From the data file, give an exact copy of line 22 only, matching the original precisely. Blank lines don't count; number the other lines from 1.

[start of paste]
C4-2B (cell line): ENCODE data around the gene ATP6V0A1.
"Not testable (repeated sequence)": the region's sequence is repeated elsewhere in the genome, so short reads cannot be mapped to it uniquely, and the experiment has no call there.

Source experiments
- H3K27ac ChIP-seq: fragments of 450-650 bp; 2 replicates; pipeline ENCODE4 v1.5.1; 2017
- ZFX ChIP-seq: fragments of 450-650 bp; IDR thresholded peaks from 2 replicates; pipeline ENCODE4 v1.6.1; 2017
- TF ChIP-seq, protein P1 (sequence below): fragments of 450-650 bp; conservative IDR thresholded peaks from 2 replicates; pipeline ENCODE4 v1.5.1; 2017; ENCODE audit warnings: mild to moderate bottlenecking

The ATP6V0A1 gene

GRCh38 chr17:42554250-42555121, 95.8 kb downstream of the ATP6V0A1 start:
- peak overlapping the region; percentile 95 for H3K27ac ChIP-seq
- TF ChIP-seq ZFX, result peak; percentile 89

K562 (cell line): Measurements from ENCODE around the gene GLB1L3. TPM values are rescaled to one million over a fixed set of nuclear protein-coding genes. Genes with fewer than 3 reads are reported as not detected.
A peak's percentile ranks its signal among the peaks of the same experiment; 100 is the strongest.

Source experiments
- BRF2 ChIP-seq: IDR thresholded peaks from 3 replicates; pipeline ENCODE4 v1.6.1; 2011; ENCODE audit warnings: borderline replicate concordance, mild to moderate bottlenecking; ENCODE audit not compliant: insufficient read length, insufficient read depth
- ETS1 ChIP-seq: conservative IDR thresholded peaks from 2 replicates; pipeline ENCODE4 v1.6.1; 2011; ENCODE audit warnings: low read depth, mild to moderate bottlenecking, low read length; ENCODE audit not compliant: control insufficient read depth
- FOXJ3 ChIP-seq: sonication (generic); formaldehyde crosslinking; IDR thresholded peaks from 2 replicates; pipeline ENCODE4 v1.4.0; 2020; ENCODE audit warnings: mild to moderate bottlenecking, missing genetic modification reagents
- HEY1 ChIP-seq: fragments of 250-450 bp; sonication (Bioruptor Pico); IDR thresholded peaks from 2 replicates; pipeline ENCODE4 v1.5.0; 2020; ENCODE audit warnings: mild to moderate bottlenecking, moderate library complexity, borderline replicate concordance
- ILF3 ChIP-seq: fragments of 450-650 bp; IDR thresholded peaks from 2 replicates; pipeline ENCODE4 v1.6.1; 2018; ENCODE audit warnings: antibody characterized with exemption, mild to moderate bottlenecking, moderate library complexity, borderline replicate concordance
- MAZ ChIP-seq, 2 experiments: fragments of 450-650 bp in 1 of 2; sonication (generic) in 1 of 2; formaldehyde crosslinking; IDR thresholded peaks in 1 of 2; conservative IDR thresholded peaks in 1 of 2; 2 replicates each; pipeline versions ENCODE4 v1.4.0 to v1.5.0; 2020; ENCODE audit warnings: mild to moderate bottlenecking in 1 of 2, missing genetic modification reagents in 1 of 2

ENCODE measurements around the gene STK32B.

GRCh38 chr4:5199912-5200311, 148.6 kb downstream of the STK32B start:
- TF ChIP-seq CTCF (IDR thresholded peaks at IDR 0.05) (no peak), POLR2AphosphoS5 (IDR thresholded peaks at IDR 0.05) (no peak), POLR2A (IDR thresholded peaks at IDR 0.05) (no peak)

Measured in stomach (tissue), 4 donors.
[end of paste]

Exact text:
- TF ChIP-seq CTCF (IDR thresholded peaks at IDR 0.05) (no peak), POLR2AphosphoS5 (IDR thresholded peaks at IDR 0.05) (no peak), POLR2A (IDR thresholded peaks at IDR 0.05) (no peak)